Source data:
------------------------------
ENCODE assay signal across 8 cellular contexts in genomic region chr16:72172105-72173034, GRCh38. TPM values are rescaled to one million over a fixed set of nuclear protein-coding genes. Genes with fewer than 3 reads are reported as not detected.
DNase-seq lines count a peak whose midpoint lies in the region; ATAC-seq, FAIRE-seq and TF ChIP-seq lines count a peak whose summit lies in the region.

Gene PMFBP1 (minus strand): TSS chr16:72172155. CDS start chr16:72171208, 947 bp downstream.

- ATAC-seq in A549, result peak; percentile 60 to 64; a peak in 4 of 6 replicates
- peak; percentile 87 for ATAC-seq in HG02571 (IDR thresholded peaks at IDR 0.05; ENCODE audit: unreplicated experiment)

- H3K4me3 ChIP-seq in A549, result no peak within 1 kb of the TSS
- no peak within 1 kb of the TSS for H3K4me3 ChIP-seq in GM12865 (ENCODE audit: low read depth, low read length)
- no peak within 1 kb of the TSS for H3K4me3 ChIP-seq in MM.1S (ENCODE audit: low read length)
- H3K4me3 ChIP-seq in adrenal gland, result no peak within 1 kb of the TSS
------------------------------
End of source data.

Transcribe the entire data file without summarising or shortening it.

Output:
ENCODE assay signal across 8 cellular contexts in genomic region chr16:72172105-72173034, GRCh38. TPM values are rescaled to one million over a fixed set of nuclear protein-coding genes. Genes with fewer than 3 reads are reported as not detected.
DNase-seq lines count a peak whose midpoint lies in the region; ATAC-seq, FAIRE-seq and TF ChIP-seq lines count a peak whose summit lies in the region.

Gene PMFBP1 (minus strand): TSS chr16:72172155. CDS start chr16:72171208, 947 bp downstream.

- ATAC-seq in A549, result peak; percentile 60 to 64; a peak in 4 of 6 replicates
- peak; percentile 87 for ATAC-seq in HG02571 (IDR thresholded peaks at IDR 0.05; ENCODE audit: unreplicated experiment)

- H3K4me3 ChIP-seq in A549, result no peak within 1 kb of the TSS
- no peak within 1 kb of the TSS for H3K4me3 ChIP-seq in GM12865 (ENCODE audit: low read depth, low read length)
- no peak within 1 kb of the TSS for H3K4me3 ChIP-seq in MM.1S (ENCODE audit: low read length)
- H3K4me3 ChIP-seq in adrenal gland, result no peak within 1 kb of the TSS